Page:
More articles Sunday 21 August 2016 6:15pm
James Kelman Discusses His New Novel
“My intentions,” began James Kelman in typically precise and forthright style, “are to read”. And so the giant of Scottish literature, whose latest novel Dirt Road has been hailed as a masterpiece and his most humane book in years, read for a generous half hour.
Slowly, lyrically and with the occasional chuckle (and southern American accent), he read from the atmospheric opening section of Dirt Road in which Murdo, the passionate 16-year-old son of staid Scotsman Tom, goes to a store to buy teabags in a small Mississippi town where father and son are on holiday. (Actually, they’re supposed to be in Alabama but they got the wrong bus.) Murdo stumbles on an impromptu Cajun blues session, ends up playing accordion with them, and experiences a quiet, awkward and only partially understood moment of joy and belonging. It was a touching and deceptively simple scene that laid out the complex concerns of Dirt Road: family, race, immigration, the inarticulacy of loss, music and, as ever with Kelman, Scottishness.
Kelman, however, described Dirt Road as “a portrait of the artist novel”. He spoke about Murdo’s talent for music and its power to connect him not just to Scotland but to his family and own inner life. Speaking of his characters as though they were old friends, Kelman explained that Murdo and his father were grieving for his mother, who died a few months earlier, and his sister who died five years previously. “They haven’t got over it,” he explained matter-of-factly. “Who could get over it?”
On mellow, almost roguish form, Kelman talked about a formative trip to the States with his family in 1963 that inspired Dirt Road. “We emigrated to America for a few months,” he said. “Being 17 in America was difficult for me. I had left school and was doing an apprenticeship but it was not possible to work or go to school there. I ended up walking the streets of Los Angeles for three months looking for a job.”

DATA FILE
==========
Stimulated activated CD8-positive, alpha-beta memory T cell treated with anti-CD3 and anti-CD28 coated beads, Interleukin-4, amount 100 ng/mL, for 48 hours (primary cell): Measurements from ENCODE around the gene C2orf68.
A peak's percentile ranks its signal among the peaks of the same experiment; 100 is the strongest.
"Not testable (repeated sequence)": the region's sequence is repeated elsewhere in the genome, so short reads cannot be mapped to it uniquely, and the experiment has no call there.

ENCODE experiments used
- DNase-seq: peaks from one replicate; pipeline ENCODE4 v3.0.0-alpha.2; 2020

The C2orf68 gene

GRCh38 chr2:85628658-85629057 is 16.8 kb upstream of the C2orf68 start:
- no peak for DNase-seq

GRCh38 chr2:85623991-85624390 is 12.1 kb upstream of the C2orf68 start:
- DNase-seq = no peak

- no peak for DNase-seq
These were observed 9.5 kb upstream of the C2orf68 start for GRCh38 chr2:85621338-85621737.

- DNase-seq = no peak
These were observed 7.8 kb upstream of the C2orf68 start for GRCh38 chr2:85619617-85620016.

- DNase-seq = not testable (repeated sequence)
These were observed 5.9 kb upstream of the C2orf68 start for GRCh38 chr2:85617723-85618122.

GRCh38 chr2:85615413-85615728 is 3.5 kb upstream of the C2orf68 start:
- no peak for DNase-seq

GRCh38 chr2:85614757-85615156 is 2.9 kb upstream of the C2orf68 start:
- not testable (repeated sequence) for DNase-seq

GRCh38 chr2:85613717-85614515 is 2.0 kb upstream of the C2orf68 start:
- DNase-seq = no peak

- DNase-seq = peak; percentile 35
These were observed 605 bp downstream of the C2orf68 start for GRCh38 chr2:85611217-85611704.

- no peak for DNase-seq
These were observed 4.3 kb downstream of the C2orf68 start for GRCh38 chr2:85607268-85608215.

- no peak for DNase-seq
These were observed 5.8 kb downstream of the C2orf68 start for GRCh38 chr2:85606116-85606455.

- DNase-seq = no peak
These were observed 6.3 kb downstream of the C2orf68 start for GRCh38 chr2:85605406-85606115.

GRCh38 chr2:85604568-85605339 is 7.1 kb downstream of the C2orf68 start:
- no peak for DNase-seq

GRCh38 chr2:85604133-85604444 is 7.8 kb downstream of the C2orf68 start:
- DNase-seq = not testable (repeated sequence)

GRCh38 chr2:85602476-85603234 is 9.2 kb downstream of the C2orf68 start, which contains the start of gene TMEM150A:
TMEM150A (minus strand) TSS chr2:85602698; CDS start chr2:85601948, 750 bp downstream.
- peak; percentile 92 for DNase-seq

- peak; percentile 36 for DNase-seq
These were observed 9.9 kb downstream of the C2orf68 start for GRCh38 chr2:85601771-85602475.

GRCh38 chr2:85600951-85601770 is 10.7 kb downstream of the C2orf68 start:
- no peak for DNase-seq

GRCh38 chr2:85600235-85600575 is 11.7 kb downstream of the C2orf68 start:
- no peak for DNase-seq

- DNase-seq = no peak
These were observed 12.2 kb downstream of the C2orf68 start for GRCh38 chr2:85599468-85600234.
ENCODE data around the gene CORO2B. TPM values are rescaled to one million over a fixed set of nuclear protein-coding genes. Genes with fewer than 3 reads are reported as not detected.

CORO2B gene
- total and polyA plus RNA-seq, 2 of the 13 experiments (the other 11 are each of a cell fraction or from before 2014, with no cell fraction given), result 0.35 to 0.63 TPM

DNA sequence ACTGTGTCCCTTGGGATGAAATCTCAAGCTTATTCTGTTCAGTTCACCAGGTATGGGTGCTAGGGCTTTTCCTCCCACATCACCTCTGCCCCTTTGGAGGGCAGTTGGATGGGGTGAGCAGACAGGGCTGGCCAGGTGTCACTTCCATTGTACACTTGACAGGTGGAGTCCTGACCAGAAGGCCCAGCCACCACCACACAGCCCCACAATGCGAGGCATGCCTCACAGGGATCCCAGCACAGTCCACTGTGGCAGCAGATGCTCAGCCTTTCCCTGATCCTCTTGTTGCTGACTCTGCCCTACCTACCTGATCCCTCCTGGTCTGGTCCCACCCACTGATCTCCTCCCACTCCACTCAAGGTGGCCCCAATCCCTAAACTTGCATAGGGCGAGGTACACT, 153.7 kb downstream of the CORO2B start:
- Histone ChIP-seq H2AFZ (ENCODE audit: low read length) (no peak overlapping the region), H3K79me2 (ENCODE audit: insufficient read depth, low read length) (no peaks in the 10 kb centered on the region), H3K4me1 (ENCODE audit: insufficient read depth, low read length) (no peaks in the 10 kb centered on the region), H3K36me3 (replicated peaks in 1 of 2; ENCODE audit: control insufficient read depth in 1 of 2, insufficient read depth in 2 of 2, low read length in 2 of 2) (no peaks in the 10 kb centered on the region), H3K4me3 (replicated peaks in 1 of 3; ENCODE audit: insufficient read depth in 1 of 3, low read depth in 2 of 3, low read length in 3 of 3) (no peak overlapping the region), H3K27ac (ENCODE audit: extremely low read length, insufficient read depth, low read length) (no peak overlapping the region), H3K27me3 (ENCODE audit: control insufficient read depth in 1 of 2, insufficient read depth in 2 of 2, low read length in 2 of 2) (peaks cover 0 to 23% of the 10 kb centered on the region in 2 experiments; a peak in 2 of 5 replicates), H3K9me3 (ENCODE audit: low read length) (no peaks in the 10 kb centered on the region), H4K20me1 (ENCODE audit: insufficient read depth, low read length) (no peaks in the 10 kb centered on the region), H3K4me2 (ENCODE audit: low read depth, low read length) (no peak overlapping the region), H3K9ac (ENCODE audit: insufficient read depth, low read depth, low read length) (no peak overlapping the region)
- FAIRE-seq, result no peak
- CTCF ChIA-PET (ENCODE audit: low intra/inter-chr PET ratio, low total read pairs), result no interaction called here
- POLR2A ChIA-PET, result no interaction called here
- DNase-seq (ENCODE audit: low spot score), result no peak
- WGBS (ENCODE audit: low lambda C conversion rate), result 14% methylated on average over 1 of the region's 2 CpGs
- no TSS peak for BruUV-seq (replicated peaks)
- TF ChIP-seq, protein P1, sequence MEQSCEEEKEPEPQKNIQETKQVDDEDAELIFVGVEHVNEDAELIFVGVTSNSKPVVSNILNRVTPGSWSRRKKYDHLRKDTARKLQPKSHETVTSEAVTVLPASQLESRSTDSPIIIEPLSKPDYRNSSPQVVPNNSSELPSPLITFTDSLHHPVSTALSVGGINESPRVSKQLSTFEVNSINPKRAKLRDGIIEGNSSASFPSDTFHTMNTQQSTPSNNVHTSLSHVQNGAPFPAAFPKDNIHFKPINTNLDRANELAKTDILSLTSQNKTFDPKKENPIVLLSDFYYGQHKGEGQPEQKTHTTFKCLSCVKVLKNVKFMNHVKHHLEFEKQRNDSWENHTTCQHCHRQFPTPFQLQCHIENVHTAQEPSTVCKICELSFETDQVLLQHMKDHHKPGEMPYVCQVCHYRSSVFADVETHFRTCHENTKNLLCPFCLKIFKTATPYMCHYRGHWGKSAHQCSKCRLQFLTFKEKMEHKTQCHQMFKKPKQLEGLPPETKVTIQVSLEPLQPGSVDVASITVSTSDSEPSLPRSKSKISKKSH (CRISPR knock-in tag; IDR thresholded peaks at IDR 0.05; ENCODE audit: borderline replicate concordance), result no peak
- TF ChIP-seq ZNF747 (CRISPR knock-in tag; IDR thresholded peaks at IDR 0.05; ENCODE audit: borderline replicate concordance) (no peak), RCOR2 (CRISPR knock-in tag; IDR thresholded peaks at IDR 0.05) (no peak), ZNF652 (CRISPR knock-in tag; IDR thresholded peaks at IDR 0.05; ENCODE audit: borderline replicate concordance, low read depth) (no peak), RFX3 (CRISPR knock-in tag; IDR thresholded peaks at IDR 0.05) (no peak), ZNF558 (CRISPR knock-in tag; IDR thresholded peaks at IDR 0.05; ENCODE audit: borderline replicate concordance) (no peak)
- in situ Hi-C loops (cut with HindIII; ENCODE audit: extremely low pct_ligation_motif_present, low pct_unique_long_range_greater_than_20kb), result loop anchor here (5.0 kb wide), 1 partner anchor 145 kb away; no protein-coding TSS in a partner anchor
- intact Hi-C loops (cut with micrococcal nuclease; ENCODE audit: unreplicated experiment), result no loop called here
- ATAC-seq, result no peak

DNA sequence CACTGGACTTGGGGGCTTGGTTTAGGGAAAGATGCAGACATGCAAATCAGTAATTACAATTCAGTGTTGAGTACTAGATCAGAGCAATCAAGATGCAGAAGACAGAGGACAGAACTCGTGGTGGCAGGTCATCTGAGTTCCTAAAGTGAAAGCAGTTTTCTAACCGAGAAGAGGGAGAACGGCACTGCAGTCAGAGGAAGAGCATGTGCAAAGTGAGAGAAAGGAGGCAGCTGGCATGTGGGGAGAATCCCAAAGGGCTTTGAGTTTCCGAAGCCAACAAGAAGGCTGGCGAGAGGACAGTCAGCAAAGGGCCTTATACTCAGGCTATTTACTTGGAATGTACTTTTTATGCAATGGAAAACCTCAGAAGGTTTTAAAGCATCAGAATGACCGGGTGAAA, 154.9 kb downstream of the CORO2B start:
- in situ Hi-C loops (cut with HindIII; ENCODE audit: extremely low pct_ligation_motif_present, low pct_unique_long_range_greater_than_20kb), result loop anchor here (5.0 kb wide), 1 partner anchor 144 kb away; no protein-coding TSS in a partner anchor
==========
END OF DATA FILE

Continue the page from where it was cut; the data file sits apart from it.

He confessed to not knowing the southern states of Alabama and Mississippi personally and wrote from his memory of a road trip along Route 66, “working with a map all the time”. Dirt Road is Kelman’s second novel set in the US but his first to explicitly deal with wider themes of “older kinds of immigration” and how political consciousness and identity are formed in the individual. As always, Kelman added, he wrote a lot “and then took stuff out”. And his endings “always take me by surprise”, he added. “I put it away then come back and think ‘I can’t believe that!’”
Finally, Kelman discussed music and its relationship with immigration: the Appalachian songs and bluegrass of Alabama and how Scottish settlers influenced Americana and blues from the 17th century onwards. Jazz fanatics were particularly Scottish because “they have a Calvinist approach to music”. He disclosed a link to Dizzy Gillespie: “Both our grandfathers spoke Gaelic,” he said ruefully, “but neither of us do” and spoke about his love of Doc Watson, the legendary country guitarist. Recalling a game of pontoon in Sixties London when his fellow player was unable to cough up the £5 he owed him and gave him a Doc Watson album instead, he laughed, “it’s probably worth about £100 now… but then so is the fiver.”